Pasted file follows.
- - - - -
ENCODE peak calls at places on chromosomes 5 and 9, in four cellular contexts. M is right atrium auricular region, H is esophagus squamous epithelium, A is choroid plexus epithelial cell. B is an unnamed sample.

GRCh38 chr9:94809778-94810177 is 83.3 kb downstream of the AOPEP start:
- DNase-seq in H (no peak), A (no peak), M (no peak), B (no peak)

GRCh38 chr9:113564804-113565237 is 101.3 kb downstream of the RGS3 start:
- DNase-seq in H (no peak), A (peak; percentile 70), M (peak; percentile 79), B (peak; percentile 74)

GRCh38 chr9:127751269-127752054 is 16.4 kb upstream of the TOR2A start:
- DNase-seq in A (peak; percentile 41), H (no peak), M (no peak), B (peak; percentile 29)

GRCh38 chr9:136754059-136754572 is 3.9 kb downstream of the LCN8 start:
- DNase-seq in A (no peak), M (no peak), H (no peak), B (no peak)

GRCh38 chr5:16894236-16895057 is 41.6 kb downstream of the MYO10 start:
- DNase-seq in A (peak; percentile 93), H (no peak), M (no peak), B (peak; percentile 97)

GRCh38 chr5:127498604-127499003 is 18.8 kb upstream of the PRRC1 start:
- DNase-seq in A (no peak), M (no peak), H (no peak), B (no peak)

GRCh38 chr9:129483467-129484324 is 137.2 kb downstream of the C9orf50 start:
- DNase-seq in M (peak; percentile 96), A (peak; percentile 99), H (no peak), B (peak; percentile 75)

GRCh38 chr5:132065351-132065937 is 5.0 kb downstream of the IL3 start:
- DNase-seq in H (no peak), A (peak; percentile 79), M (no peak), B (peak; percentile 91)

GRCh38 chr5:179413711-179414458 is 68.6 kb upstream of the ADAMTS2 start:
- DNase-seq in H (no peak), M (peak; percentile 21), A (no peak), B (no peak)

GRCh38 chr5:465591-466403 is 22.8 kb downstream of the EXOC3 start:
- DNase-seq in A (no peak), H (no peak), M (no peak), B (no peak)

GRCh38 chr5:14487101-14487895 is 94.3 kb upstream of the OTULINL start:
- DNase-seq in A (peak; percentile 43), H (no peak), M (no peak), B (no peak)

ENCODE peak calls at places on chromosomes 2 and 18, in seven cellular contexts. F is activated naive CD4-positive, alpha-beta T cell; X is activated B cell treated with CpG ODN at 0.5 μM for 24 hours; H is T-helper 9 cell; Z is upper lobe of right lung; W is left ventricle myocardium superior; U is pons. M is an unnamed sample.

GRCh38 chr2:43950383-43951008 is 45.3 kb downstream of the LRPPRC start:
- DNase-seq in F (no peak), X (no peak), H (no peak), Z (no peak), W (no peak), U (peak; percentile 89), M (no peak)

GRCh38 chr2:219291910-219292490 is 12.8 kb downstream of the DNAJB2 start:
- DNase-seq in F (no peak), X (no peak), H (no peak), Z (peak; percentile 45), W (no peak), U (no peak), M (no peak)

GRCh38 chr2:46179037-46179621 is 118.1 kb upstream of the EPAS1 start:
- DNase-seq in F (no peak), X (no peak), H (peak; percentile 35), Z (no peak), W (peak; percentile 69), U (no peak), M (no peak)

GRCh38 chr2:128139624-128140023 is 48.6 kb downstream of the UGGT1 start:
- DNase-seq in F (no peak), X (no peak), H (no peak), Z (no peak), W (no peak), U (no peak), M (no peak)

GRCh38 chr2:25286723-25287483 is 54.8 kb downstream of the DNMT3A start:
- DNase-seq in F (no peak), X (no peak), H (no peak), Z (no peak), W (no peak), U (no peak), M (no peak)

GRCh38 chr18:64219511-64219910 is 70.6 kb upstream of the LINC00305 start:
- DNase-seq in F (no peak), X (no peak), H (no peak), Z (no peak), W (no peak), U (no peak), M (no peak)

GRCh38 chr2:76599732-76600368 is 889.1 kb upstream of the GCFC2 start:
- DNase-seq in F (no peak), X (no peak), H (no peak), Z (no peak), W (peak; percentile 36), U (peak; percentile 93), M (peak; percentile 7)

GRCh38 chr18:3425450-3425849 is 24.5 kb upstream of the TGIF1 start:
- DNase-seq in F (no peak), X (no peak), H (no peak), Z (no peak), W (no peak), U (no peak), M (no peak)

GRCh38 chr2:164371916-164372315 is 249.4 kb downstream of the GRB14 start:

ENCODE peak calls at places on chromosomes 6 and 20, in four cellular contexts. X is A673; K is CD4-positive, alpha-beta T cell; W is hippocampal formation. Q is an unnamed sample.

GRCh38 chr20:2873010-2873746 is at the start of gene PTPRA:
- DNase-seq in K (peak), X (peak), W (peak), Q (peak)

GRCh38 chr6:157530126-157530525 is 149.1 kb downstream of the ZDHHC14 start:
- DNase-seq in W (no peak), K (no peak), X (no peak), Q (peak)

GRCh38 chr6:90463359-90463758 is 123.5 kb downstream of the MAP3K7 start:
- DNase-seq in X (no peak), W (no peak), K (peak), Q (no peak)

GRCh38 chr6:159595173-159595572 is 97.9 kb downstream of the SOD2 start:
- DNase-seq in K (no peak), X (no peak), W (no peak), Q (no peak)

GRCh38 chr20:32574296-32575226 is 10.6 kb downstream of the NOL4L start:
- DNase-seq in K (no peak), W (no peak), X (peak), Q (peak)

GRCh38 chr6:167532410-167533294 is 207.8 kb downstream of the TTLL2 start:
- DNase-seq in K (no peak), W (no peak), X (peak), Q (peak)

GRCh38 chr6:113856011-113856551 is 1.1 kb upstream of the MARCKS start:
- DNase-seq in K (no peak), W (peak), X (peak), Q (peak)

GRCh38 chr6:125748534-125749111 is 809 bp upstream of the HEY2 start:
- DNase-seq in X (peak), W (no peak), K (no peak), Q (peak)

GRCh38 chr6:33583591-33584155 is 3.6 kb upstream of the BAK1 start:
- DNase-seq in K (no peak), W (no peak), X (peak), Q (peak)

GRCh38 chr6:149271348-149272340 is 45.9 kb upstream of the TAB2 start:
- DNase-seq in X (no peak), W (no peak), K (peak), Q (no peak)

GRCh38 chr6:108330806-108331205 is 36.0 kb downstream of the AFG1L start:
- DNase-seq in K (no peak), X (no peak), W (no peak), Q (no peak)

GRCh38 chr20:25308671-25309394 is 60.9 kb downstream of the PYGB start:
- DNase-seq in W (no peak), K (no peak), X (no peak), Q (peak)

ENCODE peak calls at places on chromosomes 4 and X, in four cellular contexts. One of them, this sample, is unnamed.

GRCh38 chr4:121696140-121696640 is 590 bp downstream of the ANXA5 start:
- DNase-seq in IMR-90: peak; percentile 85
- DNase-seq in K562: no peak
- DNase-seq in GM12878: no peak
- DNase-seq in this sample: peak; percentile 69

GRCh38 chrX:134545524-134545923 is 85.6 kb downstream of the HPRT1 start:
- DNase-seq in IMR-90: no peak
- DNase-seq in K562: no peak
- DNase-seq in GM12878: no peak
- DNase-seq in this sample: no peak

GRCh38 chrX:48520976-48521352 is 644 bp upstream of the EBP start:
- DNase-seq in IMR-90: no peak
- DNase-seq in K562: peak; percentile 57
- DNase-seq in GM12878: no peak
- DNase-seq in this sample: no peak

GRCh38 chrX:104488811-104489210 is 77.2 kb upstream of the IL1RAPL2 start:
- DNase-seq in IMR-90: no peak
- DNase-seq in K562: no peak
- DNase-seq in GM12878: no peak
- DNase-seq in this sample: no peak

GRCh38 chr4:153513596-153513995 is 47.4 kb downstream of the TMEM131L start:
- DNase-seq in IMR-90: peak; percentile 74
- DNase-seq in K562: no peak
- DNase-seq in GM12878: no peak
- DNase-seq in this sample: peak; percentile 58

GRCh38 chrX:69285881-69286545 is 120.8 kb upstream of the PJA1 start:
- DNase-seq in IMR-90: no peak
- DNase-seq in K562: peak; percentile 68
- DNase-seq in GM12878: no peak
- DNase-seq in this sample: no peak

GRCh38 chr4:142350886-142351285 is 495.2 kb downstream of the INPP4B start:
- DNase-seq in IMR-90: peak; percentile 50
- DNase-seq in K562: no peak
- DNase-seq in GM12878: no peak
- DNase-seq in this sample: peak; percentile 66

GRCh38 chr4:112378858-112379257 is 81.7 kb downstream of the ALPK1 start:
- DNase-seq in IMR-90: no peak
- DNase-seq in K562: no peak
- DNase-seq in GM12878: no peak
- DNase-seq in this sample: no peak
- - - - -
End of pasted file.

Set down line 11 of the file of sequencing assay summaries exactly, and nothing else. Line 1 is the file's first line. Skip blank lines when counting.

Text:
- DNase-seq in A (peak; percentile 93), H (no peak), M (no peak), B (peak; percentile 97)